I ♥ Venezuela Repost: Carne Mechada

If you've been following my blog for a while, you probably know that my family is Venezuelan.

I spent many of my summers in Caracas as a child, and later I moved to Valencia with my parents and brother for my last two years of high school.  I love this country--it is a spectacularly beautiful place. Most of my family is still there, as are many friends and their families.

It is currently in crisis.

The situation there has been deteriorating for years--pretty much since right after we moved away-- and over the last few weeks the situation has come to a head with massive peaceful protests all over the country that have been met with violence. I'm not going to go into the details here--I've been doing that on my various social network feeds.  However, needless to say,  I'm extremely worried for my family and friends there.

What I would like to do here is very simply to celebrate this country and culture I love.  Food and drink are a big part of what inspires me, and I also feel that one way to quickly start to get to know a culture is through the food.  I would very much like you to get to know mine--especially at this difficult time--so for the next few days I will be reposting recipes and posts that I've written in the past about or inspired by Venezuelan food.

Pabellón Criollo is our traditional national dish. It's really more like a collection of dishes, as it's made up of many components that can be varied--meat, rice, beans, plantains, avocado, and arepas are some of the basics. It can be eaten for pretty much any meal. Throw an egg on it and it's breakfast or brunch.

This recipe is for Carne Mechada, which is usually the centerpiece of the meal. It was originally posted in Cooking with Mom: Pabellón Part 1 - Carne Mechada on April 1, 2011.

If you are so moved and would like to find out more about the situation in Venezuela, here are a few links:

What's going on in Venezuela in a nutshell (English version)

The 8 Things You Need To Know About The Venezuelan Protests

29 Heartbreaking Images From The Protests In Venezuela

As well, I will be continuing to share articles in English and Spanish on my Twitter Feed: @NibblingGypsy.

You can also search #SOSVenezuela


(Venezuelan Style Shredded Beef)

Here is the recipe pretty much as my mom gave it to me. I’ve added pesky little details such as cooking times.  As with many skilled home cooks, Mary has little use for these and usually directs to “cook until done.”

1 to 11/2 lbs flank or skirt steak
3 to 4 onions
4 to 6 tomatoes
6 to 7 garlic cloves
4 celery stalks
4 bouillon cubes
salt  (to taste)
1 to 2 tsp cumin

Place the flank or skirt steak in a Dutch oven or other large heavy pot and pour enough water on top to cover.

Flank Steak

Roughly chop and add 1 onion, 1 to 2 tomatoes, 3 garlic cloves, 4 celery stalks and 2 bouillon cubes.


Bring to boil, then reduce heat and allow to simmer until beef is tender (1.5 -2 hours.) Allow the meat to cool and shred. Discard boiled vegetables and reserve liquid.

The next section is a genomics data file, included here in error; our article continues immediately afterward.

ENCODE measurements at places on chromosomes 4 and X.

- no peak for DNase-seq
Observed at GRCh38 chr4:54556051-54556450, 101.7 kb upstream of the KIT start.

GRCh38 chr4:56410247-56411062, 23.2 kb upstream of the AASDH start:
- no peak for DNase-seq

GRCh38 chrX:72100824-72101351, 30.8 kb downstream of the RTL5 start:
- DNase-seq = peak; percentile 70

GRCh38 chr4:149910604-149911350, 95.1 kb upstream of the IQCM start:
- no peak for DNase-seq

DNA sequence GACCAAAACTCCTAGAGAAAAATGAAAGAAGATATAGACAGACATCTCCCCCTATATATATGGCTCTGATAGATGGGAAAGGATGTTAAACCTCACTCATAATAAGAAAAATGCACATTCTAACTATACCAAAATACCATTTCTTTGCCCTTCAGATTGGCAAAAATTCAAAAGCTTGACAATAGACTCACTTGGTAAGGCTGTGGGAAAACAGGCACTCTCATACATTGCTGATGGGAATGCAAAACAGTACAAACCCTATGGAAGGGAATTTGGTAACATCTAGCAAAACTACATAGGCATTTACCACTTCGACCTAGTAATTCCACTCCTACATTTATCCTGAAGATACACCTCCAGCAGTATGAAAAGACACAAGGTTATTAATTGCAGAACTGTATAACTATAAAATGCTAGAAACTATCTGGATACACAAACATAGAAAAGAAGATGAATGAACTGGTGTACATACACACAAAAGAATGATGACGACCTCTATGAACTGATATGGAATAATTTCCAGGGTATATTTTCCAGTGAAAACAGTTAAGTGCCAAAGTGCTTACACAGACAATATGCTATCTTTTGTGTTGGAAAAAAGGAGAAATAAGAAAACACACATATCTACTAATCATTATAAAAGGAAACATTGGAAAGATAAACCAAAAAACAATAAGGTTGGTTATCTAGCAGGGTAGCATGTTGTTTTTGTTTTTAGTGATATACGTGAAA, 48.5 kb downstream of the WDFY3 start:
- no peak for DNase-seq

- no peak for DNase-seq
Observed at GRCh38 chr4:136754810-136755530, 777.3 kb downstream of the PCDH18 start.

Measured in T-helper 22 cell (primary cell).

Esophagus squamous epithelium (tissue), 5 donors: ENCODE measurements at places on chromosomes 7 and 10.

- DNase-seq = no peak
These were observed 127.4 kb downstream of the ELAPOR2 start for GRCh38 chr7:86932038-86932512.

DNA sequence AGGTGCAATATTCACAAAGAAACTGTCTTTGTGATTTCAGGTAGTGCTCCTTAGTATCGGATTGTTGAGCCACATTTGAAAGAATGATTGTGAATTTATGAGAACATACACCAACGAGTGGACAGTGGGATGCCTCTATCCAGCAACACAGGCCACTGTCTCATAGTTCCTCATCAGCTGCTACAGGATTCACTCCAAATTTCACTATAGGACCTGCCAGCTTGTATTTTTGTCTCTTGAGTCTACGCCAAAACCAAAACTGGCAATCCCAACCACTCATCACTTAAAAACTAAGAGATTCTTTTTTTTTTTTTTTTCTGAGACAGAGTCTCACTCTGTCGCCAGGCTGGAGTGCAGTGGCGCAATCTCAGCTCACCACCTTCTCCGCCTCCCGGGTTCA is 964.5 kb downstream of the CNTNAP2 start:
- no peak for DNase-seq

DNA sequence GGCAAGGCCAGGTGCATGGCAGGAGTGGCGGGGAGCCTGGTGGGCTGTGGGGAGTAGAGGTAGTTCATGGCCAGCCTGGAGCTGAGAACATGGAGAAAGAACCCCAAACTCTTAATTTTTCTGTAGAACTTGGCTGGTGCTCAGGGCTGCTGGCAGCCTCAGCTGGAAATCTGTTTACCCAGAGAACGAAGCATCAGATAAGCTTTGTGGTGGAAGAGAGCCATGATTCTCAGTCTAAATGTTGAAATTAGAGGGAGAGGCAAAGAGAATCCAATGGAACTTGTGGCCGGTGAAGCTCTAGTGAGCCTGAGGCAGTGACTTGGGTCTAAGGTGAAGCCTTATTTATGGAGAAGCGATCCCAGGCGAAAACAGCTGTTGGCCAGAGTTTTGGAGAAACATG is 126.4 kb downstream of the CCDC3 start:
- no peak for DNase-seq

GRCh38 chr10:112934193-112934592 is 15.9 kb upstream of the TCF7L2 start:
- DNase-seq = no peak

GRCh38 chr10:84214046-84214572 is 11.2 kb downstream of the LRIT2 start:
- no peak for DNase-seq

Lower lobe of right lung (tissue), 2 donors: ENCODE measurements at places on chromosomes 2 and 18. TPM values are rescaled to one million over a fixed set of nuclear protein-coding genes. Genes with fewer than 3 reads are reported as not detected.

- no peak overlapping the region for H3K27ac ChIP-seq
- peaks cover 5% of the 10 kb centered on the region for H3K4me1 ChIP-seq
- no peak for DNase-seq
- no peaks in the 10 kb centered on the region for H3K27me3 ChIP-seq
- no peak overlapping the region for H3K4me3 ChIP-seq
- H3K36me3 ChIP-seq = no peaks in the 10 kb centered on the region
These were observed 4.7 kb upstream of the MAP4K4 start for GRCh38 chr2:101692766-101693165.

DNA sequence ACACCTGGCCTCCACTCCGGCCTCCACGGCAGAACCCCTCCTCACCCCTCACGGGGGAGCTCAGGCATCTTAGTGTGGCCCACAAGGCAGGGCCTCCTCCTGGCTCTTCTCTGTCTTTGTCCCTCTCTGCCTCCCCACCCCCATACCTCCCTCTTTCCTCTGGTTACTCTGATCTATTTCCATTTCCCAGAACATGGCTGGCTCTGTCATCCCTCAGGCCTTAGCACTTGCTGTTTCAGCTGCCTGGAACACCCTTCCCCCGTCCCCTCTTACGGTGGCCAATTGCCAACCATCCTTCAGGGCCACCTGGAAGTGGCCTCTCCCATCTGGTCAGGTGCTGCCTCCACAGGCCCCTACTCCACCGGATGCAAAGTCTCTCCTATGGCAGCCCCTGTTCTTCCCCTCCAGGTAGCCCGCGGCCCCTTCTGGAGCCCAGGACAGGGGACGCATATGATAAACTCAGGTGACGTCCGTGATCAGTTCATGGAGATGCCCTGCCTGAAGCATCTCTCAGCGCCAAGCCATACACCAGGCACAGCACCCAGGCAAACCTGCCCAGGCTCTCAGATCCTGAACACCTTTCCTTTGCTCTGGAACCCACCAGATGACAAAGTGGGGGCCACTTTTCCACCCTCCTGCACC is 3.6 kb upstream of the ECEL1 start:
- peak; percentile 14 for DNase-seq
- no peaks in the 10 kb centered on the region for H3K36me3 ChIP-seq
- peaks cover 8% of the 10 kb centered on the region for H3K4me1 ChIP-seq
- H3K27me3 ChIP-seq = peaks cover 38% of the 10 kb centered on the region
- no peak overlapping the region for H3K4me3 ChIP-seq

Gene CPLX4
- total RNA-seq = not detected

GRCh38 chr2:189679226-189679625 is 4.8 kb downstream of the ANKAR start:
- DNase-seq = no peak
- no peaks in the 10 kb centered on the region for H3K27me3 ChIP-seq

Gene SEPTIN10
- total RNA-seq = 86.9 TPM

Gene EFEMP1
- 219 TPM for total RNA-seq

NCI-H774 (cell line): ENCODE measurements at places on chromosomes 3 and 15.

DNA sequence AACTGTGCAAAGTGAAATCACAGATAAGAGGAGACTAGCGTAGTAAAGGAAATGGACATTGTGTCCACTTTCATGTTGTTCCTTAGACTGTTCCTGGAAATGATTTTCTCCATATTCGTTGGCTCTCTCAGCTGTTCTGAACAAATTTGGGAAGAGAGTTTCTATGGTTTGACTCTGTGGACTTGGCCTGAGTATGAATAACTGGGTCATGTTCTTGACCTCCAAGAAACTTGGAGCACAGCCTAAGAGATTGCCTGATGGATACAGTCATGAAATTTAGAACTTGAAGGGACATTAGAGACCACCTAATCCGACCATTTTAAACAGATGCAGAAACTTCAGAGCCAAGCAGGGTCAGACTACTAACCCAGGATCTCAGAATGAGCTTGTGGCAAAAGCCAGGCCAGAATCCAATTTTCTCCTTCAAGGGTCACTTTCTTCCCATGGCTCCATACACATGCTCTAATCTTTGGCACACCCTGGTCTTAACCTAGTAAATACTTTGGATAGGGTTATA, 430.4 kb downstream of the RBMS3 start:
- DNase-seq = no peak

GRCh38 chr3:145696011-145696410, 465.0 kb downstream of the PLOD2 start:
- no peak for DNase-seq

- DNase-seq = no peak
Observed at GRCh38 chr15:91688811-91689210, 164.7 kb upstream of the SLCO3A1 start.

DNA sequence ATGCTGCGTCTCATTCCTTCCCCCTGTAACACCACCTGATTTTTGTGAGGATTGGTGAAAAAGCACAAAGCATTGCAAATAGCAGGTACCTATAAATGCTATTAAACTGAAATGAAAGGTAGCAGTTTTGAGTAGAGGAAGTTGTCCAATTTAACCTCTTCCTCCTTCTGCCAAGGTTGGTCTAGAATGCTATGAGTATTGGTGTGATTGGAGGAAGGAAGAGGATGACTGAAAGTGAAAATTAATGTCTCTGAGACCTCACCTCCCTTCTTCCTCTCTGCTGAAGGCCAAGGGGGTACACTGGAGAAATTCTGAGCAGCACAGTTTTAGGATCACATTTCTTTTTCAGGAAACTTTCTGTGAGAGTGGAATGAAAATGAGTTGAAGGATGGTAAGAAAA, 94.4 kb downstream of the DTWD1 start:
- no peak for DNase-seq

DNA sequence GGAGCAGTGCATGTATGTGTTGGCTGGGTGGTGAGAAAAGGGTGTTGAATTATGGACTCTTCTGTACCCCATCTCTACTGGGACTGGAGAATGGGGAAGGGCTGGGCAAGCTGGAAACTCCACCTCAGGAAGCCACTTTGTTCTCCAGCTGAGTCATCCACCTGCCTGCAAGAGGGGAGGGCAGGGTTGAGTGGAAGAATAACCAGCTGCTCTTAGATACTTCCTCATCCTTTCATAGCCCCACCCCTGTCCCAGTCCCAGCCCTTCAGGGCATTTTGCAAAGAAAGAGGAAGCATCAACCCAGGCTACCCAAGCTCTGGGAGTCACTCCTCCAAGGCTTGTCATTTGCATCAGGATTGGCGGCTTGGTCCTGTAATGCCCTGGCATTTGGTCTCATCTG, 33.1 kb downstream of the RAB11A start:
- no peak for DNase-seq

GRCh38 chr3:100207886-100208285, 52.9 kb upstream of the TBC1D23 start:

Meanwhile sauté 2 to 3 diced onions and 3 to 4 chopped garlic cloves until tender.  Add 3 to 4 diced tomatoes and let cook until saucy.


Add shredded meat, mix well and add 2 cups of the beef liquid.  Add 2 bouillon cubes simmer until it's done. (At least another hour, but it’s even better if you leave it on low heat for several hours to allow the flavors to blend.) Test for salt and add 1 to 2 tsps of cumin powder.  If you need to, add more of the liquid.

Slow Cooker Method:

This is a great dish to make on a lazy weekend day.  However, I don’t always have endless hours to hang out about the house while the meat cooks and then stews together with the veggies.  I’ve gotten around this by preparing it in my slow cooker. The great thing is that both the recipe and the slow cooker are really flexible. You can’t over-cook it and the flavors only benefit from leaving them alone for a few hours. 

You can do either or both phases in the slow cooker. For the meat's initial cooking phase, you’ll want to leave it on for at least a couple of hours.  Cook it on the high setting for the first hour, and then switch to low for the rest of the time.  For the second phase when the meat stews with the veggies, I sauté the veggies on the stovetop, and once cooked, return them with the shredded beef to the slow cooker for another couple of hours. 

During either phase, you can feel free to leave the beef in the slow cooker overnight or while you’re at work during the day, just keep it on low.

Quick Tips: 

The liquid leftover from phase one makes an excellent broth to use for soups later.  I particularly like it as a base for onion soup. Store in Tupperware and freeze for later use.

This dish is easy, but it does take time. Luckily it freezes really well.  I often make double batches and store it in the freezer for a certain demanding hubby.

Serve this dish with the rest of the Pabellón feast, or serve it simply with rice to soak up all the sauce and a side salad.

No comments:

Post a Comment